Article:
Textiles can be seen in the streets more than ever before because of facemasks, that really are ‘in your face’. So, Textile can be seen as a protection against diseases. But next to seeing textiles as protection against a virus, the virus is also an inspiration, an influence if one could say, in the use of textiles. Designers around the world are creating new kinds of textures, print, and shapes that fit the post-corona society.
An example of how the pandemic influences the use of textiles is ‘The Full Metal Jacket’ from Vollebak (Founded by twin brothers, designers, and athletes Nick and Steve Tidball), also known as the ‘virus-killing coat of the future’. Vollebak says “As we enter a new era of disease, the Earth heats up, and fires and floods sweep across countries, we’re radically underprepared as a species for the speed at which change is taking place. As normality shifts beneath us, our survival systems need to adapt — from emergency planning and infrastructure to our architecture and clothing. Clothes have to become intelligent, and they have to do it quickly. So, we’re doubling down on our mission to design for the needs of the next century and not just the next season.” They created a jacket from copper because viruses and bacteria can’t live on copper e.g. COVID-19.
“You can think of copper as a platform on top of which other innovations can be added — a bit like an operating system on a computer. Copper’s ability to resist disease, while also conducting heat and electricity without a power source, make it an obvious contender.” Vollebak adds that “disease-resistant clothing will become a requirement in the future, which is why we’re starting to work with copper now. It’s biostatic, so bacteria and other life forms can’t grow on it. It also has exceptional antimicrobial properties which means bacteria and viruses die when they make contact with it. The copper releases electrically charged ions which first make it difficult for a microbe to breathe, before punching holes in its outer membrane, moving in and completely wiping out its DNA, preventing it from developing any future resistance.”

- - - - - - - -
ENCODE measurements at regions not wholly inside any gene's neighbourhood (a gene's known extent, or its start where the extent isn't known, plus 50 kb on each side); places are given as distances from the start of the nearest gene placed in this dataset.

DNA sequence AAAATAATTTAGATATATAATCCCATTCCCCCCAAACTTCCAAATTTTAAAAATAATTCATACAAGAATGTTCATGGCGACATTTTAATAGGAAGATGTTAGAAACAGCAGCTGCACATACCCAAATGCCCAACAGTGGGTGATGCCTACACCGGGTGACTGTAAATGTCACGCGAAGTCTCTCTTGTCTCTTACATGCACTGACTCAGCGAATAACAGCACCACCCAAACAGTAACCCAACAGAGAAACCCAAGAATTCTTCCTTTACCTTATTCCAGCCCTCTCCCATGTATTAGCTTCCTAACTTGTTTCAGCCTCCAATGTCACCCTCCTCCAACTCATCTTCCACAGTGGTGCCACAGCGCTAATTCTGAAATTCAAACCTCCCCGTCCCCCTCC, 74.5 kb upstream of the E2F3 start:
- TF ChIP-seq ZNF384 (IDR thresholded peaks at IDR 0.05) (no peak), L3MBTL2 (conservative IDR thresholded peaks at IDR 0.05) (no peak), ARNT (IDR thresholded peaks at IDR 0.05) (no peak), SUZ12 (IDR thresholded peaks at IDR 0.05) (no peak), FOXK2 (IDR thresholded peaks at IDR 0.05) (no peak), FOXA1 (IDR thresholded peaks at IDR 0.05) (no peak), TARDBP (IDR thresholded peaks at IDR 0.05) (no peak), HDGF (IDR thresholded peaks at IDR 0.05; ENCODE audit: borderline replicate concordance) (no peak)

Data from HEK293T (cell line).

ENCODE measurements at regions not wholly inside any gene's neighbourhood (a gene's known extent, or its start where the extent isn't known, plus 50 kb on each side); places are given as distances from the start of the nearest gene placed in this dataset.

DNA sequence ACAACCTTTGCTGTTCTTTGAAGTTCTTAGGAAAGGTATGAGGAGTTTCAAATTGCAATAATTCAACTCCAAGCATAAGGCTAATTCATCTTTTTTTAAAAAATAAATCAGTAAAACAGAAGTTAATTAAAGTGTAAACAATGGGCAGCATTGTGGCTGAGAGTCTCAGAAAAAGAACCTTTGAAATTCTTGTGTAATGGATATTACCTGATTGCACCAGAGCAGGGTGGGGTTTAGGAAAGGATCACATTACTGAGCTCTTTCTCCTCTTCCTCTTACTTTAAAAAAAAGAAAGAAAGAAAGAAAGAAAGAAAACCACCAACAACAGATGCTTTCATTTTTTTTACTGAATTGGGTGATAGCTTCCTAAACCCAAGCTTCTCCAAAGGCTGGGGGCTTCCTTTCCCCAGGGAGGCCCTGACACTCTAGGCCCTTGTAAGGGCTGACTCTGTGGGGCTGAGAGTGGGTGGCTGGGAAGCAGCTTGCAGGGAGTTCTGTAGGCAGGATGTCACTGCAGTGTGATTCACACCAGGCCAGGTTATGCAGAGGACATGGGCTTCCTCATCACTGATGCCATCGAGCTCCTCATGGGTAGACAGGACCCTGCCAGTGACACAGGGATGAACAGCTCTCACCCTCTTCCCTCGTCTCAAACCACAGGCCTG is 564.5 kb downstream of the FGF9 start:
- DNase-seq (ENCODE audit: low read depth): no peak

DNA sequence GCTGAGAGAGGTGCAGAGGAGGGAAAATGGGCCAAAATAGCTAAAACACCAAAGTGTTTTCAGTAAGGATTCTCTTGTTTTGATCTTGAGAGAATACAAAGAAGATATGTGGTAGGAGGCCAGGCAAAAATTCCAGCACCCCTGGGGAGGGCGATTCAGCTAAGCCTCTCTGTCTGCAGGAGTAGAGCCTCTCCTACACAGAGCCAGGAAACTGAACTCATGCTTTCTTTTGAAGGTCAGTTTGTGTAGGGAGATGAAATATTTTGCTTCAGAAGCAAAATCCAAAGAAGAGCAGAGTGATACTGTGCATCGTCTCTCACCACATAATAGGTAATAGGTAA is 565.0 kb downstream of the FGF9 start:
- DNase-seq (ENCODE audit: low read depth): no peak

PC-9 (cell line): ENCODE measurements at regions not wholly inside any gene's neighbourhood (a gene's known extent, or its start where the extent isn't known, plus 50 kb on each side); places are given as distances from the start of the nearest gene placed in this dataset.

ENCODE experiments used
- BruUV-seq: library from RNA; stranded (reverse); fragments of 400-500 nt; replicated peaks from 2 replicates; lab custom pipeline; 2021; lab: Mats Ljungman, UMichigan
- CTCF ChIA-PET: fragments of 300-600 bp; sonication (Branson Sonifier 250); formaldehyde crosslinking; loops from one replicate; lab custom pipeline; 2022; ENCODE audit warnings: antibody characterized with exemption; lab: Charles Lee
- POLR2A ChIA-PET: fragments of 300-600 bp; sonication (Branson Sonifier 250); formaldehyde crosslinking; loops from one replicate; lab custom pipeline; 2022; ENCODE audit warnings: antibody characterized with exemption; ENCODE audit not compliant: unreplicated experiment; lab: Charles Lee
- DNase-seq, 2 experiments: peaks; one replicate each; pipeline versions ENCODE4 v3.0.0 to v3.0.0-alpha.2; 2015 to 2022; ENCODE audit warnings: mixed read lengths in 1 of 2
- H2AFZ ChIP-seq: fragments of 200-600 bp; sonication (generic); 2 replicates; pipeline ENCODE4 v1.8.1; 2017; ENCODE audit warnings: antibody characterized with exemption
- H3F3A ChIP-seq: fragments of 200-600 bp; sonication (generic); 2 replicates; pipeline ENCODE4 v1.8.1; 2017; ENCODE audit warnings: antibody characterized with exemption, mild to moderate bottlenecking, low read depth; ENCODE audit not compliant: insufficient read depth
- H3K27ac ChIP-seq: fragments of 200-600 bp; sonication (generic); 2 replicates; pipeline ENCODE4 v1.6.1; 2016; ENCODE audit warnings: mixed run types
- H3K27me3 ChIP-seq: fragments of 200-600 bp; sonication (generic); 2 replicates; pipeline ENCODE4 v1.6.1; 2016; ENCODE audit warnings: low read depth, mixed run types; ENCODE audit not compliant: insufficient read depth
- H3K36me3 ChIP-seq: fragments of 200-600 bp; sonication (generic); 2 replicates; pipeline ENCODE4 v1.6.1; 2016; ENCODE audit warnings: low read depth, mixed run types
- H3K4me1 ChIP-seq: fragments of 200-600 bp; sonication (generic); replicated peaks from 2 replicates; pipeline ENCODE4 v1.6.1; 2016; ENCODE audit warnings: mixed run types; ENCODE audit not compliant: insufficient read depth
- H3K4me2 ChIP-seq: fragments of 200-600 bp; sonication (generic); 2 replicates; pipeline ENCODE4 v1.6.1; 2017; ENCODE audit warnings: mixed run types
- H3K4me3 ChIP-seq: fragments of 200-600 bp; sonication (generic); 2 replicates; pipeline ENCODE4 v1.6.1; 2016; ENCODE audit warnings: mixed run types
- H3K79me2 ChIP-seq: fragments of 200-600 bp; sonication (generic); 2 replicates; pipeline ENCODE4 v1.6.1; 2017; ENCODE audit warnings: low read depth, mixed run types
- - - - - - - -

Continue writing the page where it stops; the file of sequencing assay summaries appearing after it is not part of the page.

Research argues that copper has been used to combat disease for thousands of years. The oldest medical tools ever discovered were made from copper 4,000 years ago, and were found entombed with the remains of Qar, a royal physician from the Sixth Dynasty in ancient Egypt. The Smith Papyrus shows that 1,000 years earlier the Egyptians were using copper to sterilize wounds and transport clean drinking water. And they weren’t alone. The Babylonians would sharpen their swords and put the copper alloy filings into cuts sustained in battle, to reduce infection and speed healing.
Vollebak turned a theory about copper into a jacket. Bill Keevil, chair in environmental health care in biological sciences and head of the microbiology group at the University of Southampton had this to day about the jacket “If something lands on the actual copper base, then the copper will have antimicrobial activity. But if it doesn’t land on the strand — let’s say just adjacent to it — do you still get the same effect? All the work we’ve done has shown you’ve got to get direct contact. There are several published papers where, if you put a thin permeable barrier between copper and bacteria, where the bacteria can’t physically touch the copper, then it doesn’t work.”
Some of the designs have padlocks to symbolize lockdown measures